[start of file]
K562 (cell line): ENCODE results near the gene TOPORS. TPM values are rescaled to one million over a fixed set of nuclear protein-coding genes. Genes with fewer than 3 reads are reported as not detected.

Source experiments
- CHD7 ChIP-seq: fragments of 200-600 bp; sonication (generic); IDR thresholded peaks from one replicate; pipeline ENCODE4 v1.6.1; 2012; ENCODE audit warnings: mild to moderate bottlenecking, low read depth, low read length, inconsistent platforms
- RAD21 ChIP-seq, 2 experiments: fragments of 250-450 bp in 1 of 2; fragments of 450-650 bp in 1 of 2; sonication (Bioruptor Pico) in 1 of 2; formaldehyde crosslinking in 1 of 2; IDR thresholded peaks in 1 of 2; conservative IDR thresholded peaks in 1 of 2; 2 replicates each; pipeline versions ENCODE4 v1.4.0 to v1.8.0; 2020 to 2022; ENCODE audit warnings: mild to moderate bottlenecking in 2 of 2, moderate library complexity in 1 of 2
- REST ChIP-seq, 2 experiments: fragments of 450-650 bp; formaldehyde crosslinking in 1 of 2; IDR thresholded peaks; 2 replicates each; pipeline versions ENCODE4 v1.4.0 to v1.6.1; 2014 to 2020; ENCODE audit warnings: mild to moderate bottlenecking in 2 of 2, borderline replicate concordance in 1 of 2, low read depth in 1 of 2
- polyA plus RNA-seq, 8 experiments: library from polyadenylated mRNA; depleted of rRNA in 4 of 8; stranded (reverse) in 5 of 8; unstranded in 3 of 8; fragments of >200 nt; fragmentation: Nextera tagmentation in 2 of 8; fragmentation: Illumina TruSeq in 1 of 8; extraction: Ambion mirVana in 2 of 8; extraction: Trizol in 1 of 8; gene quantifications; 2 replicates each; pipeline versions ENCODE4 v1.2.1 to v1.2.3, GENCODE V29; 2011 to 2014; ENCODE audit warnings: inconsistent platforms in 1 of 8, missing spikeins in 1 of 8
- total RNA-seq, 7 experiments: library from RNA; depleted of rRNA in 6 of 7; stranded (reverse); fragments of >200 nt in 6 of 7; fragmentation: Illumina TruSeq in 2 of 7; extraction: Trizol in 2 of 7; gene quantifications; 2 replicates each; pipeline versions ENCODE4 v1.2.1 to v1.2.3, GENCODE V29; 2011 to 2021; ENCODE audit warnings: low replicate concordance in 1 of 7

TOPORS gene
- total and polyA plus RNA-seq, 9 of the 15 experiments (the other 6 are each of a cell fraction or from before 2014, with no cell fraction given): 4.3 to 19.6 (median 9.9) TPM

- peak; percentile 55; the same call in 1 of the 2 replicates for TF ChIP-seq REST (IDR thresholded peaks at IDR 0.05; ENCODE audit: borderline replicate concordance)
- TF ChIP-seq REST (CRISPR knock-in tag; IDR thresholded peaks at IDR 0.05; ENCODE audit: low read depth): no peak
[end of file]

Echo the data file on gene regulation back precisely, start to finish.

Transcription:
K562 (cell line): ENCODE results near the gene TOPORS. TPM values are rescaled to one million over a fixed set of nuclear protein-coding genes. Genes with fewer than 3 reads are reported as not detected.

Source experiments
- CHD7 ChIP-seq: fragments of 200-600 bp; sonication (generic); IDR thresholded peaks from one replicate; pipeline ENCODE4 v1.6.1; 2012; ENCODE audit warnings: mild to moderate bottlenecking, low read depth, low read length, inconsistent platforms
- RAD21 ChIP-seq, 2 experiments: fragments of 250-450 bp in 1 of 2; fragments of 450-650 bp in 1 of 2; sonication (Bioruptor Pico) in 1 of 2; formaldehyde crosslinking in 1 of 2; IDR thresholded peaks in 1 of 2; conservative IDR thresholded peaks in 1 of 2; 2 replicates each; pipeline versions ENCODE4 v1.4.0 to v1.8.0; 2020 to 2022; ENCODE audit warnings: mild to moderate bottlenecking in 2 of 2, moderate library complexity in 1 of 2
- REST ChIP-seq, 2 experiments: fragments of 450-650 bp; formaldehyde crosslinking in 1 of 2; IDR thresholded peaks; 2 replicates each; pipeline versions ENCODE4 v1.4.0 to v1.6.1; 2014 to 2020; ENCODE audit warnings: mild to moderate bottlenecking in 2 of 2, borderline replicate concordance in 1 of 2, low read depth in 1 of 2
- polyA plus RNA-seq, 8 experiments: library from polyadenylated mRNA; depleted of rRNA in 4 of 8; stranded (reverse) in 5 of 8; unstranded in 3 of 8; fragments of >200 nt; fragmentation: Nextera tagmentation in 2 of 8; fragmentation: Illumina TruSeq in 1 of 8; extraction: Ambion mirVana in 2 of 8; extraction: Trizol in 1 of 8; gene quantifications; 2 replicates each; pipeline versions ENCODE4 v1.2.1 to v1.2.3, GENCODE V29; 2011 to 2014; ENCODE audit warnings: inconsistent platforms in 1 of 8, missing spikeins in 1 of 8
- total RNA-seq, 7 experiments: library from RNA; depleted of rRNA in 6 of 7; stranded (reverse); fragments of >200 nt in 6 of 7; fragmentation: Illumina TruSeq in 2 of 7; extraction: Trizol in 2 of 7; gene quantifications; 2 replicates each; pipeline versions ENCODE4 v1.2.1 to v1.2.3, GENCODE V29; 2011 to 2021; ENCODE audit warnings: low replicate concordance in 1 of 7

TOPORS gene
- total and polyA plus RNA-seq, 9 of the 15 experiments (the other 6 are each of a cell fraction or from before 2014, with no cell fraction given): 4.3 to 19.6 (median 9.9) TPM

- peak; percentile 55; the same call in 1 of the 2 replicates for TF ChIP-seq REST (IDR thresholded peaks at IDR 0.05; ENCODE audit: borderline replicate concordance)
- TF ChIP-seq REST (CRISPR knock-in tag; IDR thresholded peaks at IDR 0.05; ENCODE audit: low read depth): no peak